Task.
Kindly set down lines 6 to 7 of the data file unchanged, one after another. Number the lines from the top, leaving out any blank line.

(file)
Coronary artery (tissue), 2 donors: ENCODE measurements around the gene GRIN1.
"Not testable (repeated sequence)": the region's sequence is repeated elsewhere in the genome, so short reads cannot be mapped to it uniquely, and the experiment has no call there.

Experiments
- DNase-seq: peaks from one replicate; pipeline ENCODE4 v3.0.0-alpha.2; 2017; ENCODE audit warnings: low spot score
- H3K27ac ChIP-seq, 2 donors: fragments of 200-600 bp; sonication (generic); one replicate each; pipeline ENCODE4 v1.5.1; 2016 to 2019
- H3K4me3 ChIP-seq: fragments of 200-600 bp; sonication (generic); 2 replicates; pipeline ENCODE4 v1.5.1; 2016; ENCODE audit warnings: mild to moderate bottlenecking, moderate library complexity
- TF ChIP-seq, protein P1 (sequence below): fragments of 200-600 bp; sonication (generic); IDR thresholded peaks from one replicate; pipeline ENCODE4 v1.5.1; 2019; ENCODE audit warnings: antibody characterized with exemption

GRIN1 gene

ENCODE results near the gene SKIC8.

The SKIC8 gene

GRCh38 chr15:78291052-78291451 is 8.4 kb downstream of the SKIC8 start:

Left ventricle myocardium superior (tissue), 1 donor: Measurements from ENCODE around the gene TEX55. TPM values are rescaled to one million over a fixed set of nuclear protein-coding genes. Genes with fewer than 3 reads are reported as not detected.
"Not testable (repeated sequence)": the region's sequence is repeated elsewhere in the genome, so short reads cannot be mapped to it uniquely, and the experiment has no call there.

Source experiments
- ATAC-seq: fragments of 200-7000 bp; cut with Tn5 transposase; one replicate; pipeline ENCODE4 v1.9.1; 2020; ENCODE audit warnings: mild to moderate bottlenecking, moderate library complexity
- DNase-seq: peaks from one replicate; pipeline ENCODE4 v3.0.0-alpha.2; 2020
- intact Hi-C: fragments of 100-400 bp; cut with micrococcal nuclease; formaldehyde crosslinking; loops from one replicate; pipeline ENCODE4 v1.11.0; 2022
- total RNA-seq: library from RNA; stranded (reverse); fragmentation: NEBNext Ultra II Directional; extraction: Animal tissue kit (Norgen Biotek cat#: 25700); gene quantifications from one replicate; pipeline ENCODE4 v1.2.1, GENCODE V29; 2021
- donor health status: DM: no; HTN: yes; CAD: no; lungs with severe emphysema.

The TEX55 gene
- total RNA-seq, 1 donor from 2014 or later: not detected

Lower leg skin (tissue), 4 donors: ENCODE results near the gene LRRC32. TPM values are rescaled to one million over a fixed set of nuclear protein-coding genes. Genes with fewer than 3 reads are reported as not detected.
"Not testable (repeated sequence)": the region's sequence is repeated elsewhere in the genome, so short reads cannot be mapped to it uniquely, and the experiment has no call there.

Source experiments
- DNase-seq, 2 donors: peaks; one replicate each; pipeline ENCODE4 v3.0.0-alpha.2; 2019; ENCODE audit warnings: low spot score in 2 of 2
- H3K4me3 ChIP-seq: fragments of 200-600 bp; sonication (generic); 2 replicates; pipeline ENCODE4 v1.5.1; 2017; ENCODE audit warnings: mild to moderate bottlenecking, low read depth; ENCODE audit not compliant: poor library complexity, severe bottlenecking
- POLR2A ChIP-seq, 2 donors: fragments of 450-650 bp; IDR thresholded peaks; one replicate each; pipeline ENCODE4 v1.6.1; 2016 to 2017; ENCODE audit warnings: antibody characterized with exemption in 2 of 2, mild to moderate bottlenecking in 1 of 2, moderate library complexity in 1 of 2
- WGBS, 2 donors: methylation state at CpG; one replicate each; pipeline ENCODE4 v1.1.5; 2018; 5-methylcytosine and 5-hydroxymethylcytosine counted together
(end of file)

- H3K4me3 ChIP-seq: fragments of 200-600 bp; sonication (generic); 2 replicates; pipeline ENCODE4 v1.5.1; 2016; ENCODE audit warnings: mild to moderate bottlenecking, moderate library complexity
- TF ChIP-seq, protein P1 (sequence below): fragments of 200-600 bp; sonication (generic); IDR thresholded peaks from one replicate; pipeline ENCODE4 v1.5.1; 2019; ENCODE audit warnings: antibody characterized with exemption